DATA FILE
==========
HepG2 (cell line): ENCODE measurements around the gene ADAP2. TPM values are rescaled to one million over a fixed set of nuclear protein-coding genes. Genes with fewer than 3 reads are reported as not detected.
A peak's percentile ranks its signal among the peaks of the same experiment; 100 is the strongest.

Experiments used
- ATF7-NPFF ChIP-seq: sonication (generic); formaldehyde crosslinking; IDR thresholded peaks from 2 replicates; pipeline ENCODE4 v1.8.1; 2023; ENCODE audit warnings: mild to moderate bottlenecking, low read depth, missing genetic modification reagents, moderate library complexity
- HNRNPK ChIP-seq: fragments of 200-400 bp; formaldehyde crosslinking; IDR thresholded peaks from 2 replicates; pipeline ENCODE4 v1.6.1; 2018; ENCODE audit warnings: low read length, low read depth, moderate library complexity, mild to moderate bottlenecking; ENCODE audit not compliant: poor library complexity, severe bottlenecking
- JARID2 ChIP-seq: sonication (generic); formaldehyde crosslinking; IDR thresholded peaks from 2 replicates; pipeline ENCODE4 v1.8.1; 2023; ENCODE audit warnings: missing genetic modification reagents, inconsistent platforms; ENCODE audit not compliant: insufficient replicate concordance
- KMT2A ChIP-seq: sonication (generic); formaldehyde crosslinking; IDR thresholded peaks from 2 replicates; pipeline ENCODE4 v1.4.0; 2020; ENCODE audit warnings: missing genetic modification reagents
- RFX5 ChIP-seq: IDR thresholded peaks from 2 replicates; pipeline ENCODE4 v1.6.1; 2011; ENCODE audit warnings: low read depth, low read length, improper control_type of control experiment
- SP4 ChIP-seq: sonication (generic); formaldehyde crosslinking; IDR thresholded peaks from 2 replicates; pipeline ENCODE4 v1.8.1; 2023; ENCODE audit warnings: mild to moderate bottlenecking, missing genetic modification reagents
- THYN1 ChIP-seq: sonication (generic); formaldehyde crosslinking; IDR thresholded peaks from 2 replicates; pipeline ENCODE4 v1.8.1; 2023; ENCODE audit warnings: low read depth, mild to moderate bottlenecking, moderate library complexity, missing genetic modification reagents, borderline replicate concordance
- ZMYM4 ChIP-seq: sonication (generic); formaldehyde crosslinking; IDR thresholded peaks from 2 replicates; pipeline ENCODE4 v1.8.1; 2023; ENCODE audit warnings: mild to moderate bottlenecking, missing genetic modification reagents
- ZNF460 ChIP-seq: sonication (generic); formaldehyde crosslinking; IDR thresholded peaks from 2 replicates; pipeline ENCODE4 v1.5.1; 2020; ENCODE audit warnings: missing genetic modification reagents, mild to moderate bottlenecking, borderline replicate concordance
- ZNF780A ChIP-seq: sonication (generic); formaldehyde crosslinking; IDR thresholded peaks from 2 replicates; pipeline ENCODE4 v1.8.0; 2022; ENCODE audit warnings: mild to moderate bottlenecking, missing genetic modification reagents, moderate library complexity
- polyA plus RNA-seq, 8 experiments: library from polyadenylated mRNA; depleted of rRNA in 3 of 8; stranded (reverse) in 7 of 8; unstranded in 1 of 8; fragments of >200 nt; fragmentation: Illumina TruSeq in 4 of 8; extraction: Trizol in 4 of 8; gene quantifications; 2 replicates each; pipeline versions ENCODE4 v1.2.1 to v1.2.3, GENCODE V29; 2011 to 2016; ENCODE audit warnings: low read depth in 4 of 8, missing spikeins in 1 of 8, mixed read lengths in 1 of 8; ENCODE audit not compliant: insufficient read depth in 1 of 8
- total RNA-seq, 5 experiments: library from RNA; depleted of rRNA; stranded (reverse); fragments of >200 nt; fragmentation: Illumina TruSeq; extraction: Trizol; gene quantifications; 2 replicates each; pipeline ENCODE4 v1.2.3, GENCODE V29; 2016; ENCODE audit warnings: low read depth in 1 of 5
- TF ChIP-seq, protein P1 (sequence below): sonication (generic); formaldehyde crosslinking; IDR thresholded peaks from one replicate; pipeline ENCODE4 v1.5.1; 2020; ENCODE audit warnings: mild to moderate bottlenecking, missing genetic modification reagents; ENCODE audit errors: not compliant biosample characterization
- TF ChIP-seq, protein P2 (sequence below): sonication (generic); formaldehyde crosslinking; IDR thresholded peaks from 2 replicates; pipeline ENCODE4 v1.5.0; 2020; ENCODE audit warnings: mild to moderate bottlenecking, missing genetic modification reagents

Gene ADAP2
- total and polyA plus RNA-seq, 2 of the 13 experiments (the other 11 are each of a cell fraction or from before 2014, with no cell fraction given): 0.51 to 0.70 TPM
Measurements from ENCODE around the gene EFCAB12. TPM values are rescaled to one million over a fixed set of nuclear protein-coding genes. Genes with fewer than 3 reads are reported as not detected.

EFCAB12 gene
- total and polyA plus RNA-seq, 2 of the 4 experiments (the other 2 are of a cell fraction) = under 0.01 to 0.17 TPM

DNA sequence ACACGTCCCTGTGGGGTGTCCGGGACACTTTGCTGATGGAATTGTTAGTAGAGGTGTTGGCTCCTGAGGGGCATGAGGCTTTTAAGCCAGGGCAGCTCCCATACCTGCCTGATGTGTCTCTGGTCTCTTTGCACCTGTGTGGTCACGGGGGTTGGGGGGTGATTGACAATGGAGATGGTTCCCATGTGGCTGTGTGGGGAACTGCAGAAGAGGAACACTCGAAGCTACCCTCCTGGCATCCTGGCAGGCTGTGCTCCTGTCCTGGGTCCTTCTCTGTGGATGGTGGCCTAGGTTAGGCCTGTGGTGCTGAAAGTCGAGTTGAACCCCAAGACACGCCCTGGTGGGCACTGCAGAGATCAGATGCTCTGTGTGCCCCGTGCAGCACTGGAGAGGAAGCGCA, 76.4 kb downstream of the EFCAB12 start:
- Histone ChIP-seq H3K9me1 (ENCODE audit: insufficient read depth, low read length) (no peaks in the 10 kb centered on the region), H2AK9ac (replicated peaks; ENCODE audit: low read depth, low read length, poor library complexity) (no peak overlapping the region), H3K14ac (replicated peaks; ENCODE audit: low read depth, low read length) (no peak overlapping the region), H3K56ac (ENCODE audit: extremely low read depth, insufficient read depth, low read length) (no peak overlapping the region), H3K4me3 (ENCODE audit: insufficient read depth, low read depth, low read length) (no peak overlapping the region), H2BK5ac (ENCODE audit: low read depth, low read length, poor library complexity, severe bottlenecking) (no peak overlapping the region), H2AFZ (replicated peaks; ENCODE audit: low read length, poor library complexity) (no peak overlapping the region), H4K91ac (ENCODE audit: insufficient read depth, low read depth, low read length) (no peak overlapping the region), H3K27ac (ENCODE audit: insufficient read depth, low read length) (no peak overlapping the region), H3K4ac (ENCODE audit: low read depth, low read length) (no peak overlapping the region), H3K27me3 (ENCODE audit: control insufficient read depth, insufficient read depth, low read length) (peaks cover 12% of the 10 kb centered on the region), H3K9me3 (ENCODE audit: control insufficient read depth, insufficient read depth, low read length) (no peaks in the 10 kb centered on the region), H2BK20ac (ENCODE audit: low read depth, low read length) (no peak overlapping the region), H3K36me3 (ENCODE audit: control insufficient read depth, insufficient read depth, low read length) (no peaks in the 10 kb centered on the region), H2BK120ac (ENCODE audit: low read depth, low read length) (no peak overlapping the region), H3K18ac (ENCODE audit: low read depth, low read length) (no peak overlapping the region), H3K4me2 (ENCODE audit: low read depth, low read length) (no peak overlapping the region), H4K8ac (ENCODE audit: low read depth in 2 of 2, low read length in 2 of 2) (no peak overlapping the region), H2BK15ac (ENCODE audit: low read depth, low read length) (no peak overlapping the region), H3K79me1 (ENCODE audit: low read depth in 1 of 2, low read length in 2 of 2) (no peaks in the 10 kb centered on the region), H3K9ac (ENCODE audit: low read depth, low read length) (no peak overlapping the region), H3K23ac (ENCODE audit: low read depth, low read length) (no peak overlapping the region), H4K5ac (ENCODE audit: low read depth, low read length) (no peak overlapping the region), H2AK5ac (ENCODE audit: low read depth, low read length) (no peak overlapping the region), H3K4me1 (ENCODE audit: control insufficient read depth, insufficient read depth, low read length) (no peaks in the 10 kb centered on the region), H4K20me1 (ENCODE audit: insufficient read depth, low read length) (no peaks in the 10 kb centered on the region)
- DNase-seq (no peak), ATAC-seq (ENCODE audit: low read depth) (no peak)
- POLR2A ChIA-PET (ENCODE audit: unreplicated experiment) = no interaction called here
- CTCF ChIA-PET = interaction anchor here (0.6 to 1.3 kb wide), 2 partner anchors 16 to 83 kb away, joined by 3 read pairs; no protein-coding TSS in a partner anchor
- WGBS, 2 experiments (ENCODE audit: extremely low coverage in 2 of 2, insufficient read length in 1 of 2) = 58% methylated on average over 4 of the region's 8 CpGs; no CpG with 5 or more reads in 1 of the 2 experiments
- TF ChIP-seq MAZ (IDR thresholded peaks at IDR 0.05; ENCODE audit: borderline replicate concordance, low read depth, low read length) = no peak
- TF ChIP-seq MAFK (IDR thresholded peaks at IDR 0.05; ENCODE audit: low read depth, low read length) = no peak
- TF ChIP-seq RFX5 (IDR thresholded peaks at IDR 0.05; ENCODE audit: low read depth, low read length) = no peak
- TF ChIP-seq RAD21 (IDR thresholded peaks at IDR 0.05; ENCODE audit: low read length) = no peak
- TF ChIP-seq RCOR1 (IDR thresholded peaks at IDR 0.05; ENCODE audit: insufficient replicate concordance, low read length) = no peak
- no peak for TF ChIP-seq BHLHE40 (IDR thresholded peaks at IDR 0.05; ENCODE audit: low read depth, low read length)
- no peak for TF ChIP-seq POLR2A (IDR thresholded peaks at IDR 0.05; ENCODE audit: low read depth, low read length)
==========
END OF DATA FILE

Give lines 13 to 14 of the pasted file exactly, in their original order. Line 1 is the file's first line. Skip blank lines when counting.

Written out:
- ZNF780A ChIP-seq: sonication (generic); formaldehyde crosslinking; IDR thresholded peaks from 2 replicates; pipeline ENCODE4 v1.8.0; 2022; ENCODE audit warnings: mild to moderate bottlenecking, missing genetic modification reagents, moderate library complexity
- polyA plus RNA-seq, 8 experiments: library from polyadenylated mRNA; depleted of rRNA in 3 of 8; stranded (reverse) in 7 of 8; unstranded in 1 of 8; fragments of >200 nt; fragmentation: Illumina TruSeq in 4 of 8; extraction: Trizol in 4 of 8; gene quantifications; 2 replicates each; pipeline versions ENCODE4 v1.2.1 to v1.2.3, GENCODE V29; 2011 to 2016; ENCODE audit warnings: low read depth in 4 of 8, missing spikeins in 1 of 8, mixed read lengths in 1 of 8; ENCODE audit not compliant: insufficient read depth in 1 of 8